Later studies found a tone of 110Hz reduced activity in the brain’s language centers and shifted activity to the brain’s emotional areas. This alone proves a room’s sonic composition can invoke emotion and impact mood. 

Therapy rooms for sonic treatment for patients with depression, PTSD, autism, and other conditions have been proven to provide relief.

What Can I Do To Make My Office More Acoustically Pleasing?

Despite not being able to control the physical components of your building’s infrastructure (in most cases), you can make some tweaks in your workplace that may go a long way in improving acoustics. 

Choose sound-absorbing materials for walls. Hard, solid walls will reflect sound right back to you, compared to adding softer materials along the walls, such as plants, felt panels, art, or other additions. If you have sound bouncing off of hard walls in every direction, it can produce a clear (or subliminal) cluttered atmosphere for noise. Using acoustic panels or textiles can soften a particular area of the office dedicated to conversation or collaboration and absorb sound.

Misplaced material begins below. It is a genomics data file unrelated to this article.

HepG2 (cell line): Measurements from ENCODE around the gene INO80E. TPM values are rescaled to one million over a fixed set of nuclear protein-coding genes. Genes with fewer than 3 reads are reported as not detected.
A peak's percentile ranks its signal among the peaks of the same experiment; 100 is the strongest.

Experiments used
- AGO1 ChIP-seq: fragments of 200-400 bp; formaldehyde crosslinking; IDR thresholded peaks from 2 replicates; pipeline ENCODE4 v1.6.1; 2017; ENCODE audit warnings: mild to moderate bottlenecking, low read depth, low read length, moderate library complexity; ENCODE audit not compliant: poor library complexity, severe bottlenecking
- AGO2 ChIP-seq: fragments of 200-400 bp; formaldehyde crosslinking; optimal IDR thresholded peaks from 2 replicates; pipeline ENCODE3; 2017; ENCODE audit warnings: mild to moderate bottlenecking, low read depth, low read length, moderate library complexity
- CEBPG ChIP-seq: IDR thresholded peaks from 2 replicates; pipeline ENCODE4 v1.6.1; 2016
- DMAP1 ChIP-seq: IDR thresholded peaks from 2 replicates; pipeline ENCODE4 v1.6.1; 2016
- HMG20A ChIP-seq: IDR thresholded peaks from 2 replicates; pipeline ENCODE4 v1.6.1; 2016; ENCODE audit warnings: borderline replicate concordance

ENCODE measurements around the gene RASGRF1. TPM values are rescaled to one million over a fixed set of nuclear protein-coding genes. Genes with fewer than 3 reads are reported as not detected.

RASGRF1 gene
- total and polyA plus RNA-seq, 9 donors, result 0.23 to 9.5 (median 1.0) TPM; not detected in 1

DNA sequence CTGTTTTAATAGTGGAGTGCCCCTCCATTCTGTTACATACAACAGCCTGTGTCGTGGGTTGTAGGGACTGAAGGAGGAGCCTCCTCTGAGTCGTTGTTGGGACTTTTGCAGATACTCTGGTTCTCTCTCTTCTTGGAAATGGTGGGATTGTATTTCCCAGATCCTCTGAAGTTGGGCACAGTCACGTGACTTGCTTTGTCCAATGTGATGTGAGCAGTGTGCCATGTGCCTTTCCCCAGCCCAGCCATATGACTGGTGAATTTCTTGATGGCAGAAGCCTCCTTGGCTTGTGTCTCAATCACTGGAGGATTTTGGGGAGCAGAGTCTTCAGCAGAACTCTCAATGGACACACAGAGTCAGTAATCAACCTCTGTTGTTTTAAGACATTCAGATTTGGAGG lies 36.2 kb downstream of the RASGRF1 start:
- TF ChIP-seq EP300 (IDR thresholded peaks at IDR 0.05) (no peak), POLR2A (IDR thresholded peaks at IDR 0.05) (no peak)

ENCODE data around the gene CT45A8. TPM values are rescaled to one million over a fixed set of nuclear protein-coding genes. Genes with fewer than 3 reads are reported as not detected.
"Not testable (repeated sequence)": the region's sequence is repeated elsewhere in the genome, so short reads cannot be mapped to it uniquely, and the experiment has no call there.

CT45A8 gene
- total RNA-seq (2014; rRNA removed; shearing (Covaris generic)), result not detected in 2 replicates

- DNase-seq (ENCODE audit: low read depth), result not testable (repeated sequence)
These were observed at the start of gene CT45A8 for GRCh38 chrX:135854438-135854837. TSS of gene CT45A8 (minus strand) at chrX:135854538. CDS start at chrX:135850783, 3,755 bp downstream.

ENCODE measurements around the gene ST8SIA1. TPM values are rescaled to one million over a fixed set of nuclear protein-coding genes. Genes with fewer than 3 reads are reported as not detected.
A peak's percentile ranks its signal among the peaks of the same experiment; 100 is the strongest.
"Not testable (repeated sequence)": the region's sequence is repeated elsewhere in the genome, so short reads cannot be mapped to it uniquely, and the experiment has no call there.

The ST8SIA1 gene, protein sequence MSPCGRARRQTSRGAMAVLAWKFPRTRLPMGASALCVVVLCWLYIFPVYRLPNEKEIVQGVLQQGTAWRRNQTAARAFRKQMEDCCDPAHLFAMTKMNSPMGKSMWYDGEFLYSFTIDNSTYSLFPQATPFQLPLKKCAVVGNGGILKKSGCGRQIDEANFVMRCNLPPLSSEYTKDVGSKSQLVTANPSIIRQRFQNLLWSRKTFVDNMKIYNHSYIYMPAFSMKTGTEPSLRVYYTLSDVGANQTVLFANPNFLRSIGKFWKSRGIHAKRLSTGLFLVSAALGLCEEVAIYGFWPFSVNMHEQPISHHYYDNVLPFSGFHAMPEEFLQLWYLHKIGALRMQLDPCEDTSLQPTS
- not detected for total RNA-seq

If you have the space, try dedicated work areas. If certain employees require a private and quiet area to conduct their work, and others need a high-energy environment for collaboration, try using dedicated work zones to tailor the areas to the employees’ needs. 

Try baffles or clouds: Acoustics panels suspended from the ceiling, (clouds are hung horizontally in a series and baffles hang vertically in a series) are highly effective at absorbing sound and reducing noise.